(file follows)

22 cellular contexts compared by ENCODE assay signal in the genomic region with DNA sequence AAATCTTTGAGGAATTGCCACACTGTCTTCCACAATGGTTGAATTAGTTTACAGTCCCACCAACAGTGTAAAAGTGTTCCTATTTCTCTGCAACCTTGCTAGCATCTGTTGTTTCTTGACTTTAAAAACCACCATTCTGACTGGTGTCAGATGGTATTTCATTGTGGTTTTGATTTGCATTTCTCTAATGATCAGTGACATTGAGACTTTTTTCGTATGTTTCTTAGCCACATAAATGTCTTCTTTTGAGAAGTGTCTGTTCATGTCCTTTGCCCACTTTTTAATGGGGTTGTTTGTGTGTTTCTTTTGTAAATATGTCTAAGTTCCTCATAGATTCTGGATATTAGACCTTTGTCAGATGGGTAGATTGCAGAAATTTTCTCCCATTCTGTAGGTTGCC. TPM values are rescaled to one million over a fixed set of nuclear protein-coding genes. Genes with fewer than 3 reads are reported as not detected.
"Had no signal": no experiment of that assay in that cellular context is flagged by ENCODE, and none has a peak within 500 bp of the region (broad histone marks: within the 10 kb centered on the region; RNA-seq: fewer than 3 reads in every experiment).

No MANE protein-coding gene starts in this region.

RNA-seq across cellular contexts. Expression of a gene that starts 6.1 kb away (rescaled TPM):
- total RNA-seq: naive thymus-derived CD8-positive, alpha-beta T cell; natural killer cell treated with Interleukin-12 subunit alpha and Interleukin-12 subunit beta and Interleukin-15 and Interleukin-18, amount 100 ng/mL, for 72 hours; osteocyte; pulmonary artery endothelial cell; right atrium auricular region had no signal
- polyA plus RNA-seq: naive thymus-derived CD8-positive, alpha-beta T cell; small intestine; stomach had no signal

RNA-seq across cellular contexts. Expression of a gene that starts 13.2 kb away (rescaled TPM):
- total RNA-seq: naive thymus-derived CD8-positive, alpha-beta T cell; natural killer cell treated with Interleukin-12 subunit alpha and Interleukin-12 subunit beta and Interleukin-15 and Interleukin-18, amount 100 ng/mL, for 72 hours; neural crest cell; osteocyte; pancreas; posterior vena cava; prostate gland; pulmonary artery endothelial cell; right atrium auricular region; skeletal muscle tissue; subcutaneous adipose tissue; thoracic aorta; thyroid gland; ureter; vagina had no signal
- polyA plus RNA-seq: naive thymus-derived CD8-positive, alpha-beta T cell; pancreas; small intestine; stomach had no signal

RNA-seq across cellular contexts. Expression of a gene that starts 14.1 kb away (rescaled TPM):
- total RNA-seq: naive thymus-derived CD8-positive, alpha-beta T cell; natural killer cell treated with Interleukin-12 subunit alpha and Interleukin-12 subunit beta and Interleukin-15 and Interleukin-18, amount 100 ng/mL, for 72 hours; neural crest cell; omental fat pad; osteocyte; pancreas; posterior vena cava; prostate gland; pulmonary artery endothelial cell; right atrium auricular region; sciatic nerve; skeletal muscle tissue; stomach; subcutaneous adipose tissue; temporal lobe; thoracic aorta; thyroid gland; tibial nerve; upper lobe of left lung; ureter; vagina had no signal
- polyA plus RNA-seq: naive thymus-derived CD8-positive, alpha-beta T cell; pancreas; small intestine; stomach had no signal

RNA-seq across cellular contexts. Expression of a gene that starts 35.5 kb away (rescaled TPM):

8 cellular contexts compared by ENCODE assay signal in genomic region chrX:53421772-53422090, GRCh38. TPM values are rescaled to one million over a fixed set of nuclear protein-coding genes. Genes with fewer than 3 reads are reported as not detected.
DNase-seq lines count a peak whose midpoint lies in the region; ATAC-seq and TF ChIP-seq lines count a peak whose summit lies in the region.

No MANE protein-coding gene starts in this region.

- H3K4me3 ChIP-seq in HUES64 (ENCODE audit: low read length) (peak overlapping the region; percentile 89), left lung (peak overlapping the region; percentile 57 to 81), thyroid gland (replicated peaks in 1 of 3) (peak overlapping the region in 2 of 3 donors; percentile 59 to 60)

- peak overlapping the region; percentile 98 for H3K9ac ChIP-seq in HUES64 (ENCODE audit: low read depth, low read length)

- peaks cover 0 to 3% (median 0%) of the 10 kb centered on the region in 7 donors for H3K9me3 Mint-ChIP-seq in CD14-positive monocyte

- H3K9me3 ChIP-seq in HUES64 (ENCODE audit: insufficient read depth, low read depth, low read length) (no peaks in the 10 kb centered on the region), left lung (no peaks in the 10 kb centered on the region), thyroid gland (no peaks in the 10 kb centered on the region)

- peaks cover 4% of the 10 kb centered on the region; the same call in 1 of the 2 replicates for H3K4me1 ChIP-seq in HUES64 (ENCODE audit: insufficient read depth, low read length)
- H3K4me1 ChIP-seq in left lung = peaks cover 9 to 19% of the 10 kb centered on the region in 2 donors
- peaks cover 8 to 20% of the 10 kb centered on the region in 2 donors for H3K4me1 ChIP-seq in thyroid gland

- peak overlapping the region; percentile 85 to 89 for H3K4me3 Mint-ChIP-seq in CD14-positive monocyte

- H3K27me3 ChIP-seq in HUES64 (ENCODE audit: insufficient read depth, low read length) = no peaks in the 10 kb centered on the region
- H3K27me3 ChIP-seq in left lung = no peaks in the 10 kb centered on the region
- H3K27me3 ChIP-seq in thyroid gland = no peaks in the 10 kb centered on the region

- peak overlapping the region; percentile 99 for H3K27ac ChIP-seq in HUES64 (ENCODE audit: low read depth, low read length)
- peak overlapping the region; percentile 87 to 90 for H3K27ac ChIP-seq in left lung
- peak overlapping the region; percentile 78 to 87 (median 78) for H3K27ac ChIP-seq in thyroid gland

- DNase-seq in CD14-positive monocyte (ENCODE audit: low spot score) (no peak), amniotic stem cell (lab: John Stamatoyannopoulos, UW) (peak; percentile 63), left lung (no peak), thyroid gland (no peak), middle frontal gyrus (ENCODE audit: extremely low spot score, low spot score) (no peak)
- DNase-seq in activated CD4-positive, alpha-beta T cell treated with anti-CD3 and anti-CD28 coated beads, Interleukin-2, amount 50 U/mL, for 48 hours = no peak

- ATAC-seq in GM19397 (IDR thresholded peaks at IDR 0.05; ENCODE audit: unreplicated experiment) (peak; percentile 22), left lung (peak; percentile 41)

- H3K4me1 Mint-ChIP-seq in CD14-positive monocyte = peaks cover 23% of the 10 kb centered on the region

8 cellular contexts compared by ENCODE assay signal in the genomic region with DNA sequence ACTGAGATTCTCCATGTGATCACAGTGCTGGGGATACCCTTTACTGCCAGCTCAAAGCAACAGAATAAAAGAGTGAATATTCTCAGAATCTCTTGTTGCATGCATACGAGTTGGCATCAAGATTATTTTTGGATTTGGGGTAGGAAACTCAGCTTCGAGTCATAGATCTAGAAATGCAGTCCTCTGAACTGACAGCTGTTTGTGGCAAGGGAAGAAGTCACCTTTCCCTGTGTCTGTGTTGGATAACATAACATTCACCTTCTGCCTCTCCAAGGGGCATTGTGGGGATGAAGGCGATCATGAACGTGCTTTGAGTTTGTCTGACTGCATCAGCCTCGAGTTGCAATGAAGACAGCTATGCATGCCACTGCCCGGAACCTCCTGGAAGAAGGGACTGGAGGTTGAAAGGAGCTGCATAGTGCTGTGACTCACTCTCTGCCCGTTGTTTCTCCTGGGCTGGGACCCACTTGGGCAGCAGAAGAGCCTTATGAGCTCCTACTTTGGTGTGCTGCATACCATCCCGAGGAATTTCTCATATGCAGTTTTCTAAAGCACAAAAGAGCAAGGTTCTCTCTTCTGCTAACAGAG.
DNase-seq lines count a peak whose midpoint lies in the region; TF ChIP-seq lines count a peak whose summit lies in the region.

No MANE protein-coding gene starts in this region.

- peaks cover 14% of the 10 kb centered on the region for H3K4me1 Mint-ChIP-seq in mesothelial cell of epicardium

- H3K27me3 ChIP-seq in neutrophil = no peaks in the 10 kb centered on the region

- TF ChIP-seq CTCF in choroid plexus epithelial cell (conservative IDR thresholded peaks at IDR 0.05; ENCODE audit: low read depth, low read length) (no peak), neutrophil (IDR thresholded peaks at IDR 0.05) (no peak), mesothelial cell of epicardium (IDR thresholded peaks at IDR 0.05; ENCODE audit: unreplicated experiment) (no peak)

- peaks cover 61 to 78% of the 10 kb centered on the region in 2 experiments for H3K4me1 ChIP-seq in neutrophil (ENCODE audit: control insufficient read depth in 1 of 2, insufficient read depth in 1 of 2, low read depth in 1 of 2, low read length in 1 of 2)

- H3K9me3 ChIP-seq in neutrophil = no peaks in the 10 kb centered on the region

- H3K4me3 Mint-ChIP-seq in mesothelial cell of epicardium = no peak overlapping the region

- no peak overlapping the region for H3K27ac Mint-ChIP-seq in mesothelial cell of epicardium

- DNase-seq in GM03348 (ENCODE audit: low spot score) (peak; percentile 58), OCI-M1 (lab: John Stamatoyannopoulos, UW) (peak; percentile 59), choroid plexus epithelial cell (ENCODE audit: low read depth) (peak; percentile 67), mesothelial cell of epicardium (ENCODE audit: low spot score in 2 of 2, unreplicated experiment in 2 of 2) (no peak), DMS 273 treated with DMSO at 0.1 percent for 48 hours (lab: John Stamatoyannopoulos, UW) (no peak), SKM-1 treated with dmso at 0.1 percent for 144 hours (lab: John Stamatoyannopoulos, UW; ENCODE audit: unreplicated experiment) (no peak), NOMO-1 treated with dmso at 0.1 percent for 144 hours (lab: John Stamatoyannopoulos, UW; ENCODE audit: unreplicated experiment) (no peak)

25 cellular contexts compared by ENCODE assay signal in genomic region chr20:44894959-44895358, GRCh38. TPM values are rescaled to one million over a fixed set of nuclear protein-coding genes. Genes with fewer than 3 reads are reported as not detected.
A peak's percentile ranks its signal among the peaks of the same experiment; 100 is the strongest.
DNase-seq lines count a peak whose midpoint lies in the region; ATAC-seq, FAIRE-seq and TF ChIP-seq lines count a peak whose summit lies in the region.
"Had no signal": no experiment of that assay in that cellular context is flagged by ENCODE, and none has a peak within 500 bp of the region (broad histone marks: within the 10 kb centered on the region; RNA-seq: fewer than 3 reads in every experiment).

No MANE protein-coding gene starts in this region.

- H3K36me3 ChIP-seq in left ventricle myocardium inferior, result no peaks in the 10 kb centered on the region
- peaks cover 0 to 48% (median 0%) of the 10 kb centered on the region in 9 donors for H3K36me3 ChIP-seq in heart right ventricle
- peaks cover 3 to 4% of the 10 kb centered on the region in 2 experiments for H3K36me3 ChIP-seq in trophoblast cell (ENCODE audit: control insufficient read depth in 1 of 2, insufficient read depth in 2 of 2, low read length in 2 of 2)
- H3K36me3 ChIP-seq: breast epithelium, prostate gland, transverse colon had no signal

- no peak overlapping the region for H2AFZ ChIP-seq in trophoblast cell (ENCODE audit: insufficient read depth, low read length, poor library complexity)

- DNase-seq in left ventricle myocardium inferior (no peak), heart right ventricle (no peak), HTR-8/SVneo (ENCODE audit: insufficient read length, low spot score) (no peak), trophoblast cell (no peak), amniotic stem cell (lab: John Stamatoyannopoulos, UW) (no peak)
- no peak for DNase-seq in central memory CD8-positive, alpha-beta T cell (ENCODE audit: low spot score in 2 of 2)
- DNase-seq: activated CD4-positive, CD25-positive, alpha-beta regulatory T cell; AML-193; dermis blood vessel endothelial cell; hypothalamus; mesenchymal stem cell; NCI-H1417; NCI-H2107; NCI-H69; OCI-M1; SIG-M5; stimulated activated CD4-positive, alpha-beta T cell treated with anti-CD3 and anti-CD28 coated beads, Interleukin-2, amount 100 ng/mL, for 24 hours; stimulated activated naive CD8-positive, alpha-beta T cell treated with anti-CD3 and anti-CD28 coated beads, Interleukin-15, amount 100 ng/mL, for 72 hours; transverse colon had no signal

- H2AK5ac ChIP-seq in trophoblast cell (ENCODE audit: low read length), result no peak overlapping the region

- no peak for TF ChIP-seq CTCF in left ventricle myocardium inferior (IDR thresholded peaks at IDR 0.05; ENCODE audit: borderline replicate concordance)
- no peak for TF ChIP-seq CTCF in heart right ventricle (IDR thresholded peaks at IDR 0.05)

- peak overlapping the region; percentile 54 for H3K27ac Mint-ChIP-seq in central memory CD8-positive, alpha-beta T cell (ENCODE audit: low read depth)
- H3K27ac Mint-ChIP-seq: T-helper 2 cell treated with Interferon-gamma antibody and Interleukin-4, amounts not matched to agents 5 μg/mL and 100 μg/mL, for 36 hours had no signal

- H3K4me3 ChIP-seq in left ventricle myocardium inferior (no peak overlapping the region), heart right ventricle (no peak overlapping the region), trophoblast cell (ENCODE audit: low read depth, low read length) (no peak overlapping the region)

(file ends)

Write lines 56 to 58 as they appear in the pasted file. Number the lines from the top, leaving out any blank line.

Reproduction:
- DNase-seq in left ventricle myocardium inferior (no peak), heart right ventricle (no peak), HTR-8/SVneo (ENCODE audit: insufficient read length, low spot score) (no peak), trophoblast cell (no peak), amniotic stem cell (lab: John Stamatoyannopoulos, UW) (no peak)
- no peak for DNase-seq in central memory CD8-positive, alpha-beta T cell (ENCODE audit: low spot score in 2 of 2)
- DNase-seq: activated CD4-positive, CD25-positive, alpha-beta regulatory T cell; AML-193; dermis blood vessel endothelial cell; hypothalamus; mesenchymal stem cell; NCI-H1417; NCI-H2107; NCI-H69; OCI-M1; SIG-M5; stimulated activated CD4-positive, alpha-beta T cell treated with anti-CD3 and anti-CD28 coated beads, Interleukin-2, amount 100 ng/mL, for 24 hours; stimulated activated naive CD8-positive, alpha-beta T cell treated with anti-CD3 and anti-CD28 coated beads, Interleukin-15, amount 100 ng/mL, for 72 hours; transverse colon had no signal